My Grandma used to tell a story about how when I was a young she would take me for a walks to help learn about the world; meet new people, see new things. We never made it past the end of the block, as she would lovingly retell “it took us three hours just to get that far because you touched and tasted every damn thing you passed until you knew exactly what it was”. But she didn’t stop me because I was learning, and a method of understanding I notoriously had throughout my younger years. However, it was technique I had to lose as I entered public school and not everyone cared for their stuff being tasted.
In a way it’s a shame that I wasn’t allowed to keep experiencing school through my taste buds. I mean, it’s probably healthier this habit was squashed so early on, but I like to wonder what I could have learned if I hadn’t been forced to fit in that box from the start. The lights that could have been flicked on, the discoveries I could have experienced if I had not been forced to stop doing things my way and be ‘more normal’.
Which is, unfortunately, what so much of education has become – pushing people into categories and boxes. It’s a system premised on giving you a quantified measure of how you stack up against your peers. Throw in hormones and finding out what second-base is and it’s no wonder the stress of school leaves so many individuals sour.
As a student I was lucky, because I fit within the perimeters of the system — I was smart enough, laughed enough, stayed out of the way of the right people, and came out relatively unscathed (despite not being able to taste most things). And I’m lucky when it comes to education as I have a twice-baked opinion, having the opportunity to do it all again as a teacher. But getting to go through a second time with a different perspective opened my eyes in a way that they can’t be closed again.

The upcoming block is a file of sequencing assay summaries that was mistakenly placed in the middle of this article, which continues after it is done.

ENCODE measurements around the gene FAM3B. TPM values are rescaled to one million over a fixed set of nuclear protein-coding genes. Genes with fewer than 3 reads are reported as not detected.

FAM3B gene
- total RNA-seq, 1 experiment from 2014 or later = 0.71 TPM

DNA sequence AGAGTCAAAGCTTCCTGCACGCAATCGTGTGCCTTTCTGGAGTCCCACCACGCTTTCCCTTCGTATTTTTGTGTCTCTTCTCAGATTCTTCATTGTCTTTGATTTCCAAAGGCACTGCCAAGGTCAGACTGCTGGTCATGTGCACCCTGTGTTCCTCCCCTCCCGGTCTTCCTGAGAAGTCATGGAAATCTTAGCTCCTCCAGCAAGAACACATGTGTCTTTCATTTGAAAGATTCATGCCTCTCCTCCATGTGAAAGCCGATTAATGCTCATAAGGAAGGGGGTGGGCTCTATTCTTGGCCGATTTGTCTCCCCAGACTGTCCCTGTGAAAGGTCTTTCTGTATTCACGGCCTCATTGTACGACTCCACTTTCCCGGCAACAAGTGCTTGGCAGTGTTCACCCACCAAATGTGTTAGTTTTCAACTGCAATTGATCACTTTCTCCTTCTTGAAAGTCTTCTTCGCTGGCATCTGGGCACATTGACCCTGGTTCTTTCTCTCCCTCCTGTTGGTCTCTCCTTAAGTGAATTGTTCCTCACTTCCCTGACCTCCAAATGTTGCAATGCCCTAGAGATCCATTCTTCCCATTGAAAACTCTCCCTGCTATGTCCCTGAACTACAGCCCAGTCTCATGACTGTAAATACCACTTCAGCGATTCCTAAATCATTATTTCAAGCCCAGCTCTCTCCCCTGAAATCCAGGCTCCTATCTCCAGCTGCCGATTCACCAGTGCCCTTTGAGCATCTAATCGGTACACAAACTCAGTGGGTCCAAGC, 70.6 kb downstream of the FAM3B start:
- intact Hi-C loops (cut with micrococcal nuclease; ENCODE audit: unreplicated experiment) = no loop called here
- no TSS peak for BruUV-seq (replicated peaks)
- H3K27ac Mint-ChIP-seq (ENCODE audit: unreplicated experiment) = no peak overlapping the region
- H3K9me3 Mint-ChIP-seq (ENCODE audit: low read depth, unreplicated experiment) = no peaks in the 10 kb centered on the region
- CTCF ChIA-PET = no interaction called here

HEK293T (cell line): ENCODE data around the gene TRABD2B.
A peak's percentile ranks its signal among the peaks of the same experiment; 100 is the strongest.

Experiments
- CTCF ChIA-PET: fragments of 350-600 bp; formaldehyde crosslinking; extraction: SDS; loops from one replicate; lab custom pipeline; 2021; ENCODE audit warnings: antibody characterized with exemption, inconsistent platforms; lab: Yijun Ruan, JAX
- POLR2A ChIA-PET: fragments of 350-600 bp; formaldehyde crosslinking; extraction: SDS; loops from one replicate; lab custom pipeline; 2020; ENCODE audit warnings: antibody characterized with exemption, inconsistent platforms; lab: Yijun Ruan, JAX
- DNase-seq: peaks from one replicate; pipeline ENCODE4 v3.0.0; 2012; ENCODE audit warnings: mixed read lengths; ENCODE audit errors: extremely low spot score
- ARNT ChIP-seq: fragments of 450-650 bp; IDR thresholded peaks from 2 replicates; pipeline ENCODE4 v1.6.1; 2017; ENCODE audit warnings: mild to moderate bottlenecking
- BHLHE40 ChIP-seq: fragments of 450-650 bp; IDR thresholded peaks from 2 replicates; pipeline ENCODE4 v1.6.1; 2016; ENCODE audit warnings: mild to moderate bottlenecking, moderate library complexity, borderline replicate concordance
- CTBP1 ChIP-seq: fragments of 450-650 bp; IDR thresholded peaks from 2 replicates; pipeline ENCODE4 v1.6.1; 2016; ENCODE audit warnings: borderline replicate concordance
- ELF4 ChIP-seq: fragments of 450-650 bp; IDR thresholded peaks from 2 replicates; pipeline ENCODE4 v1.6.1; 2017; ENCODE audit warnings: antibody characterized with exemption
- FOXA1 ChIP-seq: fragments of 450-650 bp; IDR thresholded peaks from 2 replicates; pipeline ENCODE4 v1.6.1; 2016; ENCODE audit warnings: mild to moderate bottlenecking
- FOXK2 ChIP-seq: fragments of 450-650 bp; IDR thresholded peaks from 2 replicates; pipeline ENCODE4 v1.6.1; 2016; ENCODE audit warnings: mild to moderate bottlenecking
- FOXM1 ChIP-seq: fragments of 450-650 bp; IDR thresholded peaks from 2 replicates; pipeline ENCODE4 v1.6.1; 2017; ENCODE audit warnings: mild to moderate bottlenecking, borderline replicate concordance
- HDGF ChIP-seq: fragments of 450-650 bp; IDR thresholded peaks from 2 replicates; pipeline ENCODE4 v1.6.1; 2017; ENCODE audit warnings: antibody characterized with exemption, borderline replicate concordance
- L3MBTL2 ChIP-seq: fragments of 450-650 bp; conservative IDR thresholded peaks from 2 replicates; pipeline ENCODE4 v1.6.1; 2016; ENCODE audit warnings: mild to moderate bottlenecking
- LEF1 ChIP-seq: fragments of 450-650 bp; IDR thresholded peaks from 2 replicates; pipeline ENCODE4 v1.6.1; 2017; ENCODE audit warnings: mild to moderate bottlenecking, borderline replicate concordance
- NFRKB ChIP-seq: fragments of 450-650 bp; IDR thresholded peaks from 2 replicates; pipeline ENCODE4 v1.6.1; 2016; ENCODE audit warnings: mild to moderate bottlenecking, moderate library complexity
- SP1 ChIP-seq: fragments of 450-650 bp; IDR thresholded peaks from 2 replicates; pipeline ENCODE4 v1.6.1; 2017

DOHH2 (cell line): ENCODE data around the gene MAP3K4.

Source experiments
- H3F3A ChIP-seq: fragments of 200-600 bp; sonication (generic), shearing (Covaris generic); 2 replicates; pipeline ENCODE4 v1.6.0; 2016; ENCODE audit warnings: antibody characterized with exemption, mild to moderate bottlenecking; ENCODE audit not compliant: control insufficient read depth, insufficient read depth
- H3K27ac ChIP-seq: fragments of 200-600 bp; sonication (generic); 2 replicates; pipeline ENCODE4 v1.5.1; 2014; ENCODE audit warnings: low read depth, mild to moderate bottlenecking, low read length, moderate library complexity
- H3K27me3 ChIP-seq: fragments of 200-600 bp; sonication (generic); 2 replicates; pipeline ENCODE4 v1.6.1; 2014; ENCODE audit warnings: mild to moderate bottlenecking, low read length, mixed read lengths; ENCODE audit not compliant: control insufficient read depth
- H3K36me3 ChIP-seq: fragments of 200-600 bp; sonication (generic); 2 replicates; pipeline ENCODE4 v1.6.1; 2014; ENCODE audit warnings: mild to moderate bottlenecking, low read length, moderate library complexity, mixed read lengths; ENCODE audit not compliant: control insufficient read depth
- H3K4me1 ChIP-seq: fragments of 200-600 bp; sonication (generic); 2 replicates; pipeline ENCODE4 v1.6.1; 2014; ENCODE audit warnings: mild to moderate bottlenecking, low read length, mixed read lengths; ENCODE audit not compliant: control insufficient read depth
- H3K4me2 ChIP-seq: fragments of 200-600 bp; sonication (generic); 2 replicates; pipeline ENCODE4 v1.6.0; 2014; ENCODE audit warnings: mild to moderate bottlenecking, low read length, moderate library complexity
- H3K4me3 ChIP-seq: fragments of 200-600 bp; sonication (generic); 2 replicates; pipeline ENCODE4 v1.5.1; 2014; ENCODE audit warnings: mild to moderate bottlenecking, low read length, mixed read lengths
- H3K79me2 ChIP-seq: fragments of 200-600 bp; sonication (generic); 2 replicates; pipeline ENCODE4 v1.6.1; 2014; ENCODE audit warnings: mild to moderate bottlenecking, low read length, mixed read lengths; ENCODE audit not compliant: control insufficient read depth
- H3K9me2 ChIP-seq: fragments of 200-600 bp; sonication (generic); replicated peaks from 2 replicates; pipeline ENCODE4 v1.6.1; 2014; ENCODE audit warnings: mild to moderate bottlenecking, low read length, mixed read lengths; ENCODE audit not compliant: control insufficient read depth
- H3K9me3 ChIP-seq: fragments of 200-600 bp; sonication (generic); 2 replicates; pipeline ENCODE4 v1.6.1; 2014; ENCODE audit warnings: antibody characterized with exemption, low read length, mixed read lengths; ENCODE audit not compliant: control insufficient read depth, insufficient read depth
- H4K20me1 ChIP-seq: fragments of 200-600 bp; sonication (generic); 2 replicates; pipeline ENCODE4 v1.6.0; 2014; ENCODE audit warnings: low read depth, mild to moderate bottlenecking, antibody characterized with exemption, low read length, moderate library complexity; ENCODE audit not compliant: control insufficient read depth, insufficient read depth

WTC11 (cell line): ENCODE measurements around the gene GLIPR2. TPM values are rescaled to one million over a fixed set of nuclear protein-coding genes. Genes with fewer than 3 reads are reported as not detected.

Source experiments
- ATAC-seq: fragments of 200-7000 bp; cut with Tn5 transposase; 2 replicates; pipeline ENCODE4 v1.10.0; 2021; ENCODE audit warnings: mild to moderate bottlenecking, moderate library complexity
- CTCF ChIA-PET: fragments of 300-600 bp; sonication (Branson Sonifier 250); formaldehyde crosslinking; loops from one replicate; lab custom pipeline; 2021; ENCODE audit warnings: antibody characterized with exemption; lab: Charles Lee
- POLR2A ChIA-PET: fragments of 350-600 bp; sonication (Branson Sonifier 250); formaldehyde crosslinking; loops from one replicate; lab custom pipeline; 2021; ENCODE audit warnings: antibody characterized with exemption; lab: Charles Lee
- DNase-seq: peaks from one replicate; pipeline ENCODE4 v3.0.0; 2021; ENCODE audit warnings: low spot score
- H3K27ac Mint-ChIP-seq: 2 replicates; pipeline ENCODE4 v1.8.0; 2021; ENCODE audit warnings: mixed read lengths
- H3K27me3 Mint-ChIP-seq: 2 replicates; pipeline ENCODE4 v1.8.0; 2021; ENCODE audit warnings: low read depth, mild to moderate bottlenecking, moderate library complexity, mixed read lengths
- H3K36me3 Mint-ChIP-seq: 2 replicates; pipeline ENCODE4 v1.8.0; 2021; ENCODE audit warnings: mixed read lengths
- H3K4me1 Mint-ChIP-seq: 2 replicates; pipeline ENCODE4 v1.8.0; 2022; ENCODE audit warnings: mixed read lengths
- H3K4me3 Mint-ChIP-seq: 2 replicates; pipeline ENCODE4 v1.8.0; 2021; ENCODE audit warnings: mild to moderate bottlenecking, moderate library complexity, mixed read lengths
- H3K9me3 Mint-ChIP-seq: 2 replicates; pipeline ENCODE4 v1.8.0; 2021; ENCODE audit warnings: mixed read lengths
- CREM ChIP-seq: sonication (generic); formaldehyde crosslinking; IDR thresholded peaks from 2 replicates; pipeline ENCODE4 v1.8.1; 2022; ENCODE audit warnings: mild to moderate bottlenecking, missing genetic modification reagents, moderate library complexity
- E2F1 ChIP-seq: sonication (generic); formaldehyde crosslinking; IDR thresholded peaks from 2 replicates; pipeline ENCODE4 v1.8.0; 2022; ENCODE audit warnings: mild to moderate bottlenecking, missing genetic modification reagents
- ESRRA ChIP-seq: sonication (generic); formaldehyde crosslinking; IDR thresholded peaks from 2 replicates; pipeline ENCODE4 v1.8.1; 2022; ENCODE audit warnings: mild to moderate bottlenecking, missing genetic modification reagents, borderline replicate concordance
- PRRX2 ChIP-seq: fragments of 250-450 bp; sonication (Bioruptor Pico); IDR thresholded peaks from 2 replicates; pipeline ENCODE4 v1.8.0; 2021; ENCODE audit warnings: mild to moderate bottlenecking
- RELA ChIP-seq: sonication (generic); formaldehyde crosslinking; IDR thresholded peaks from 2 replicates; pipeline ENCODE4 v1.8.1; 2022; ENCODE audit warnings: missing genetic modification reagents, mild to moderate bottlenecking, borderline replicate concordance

While school worked for me as a student, I get why some people’s experience is not as awesome; everything about being a teacher has shown me that there cannot be a prescriptive ‘right way’ to learn in any setting, no boxes will ever work. That having a collection of individuals put in one room necessitates diversity in lessons and ideas, and how they are communicated. It should be an institution of working together and innovation, but unfortunately, these are the ideas traditional education doesn’t have time to deal with.
In University you’re taught these amazing innovations of education, these new ways to engage students, to help them access materials, to make each learners day special and important and not just feel like they’re trying to get the right boxes checked off. What they don’t teach you is that schools are not ready for these sorts of changes, and most of your innovations will be met with ‘no’ and ‘stop’ before they’re even out of your mouth. And as a recent graduate, it is extremely disenchanting that the educational profession was, once again, not letting me work my way, to my potential.
Enter ICOM. The lens of education may be shifted, but here is a place that has let me spread my wings as not only as a teacher, but as a learner. As a learner I’m challenged daily on the best way to think about and execute my ideas – collaborating to make positive change rather than finding ways to make old solutions fit new problems. As a teacher, my ideas are welcomed and embraced as I’m privileged to work with our whole team who have education as their focus – not grades, not pass/fail ratios, not worrying about whether this is ‘how it’s been done before’, but education. Authentic education.
With ICOM, I’m able to truly teach and to truly learn, like I’ve been once again invited to keep touching and licking every damn thing I pass until I understand it – it might not be conventional, but hell, that’s ICOM.
Rob Sanderson is an Instructional Designer and Project Manager and is based in Calgary,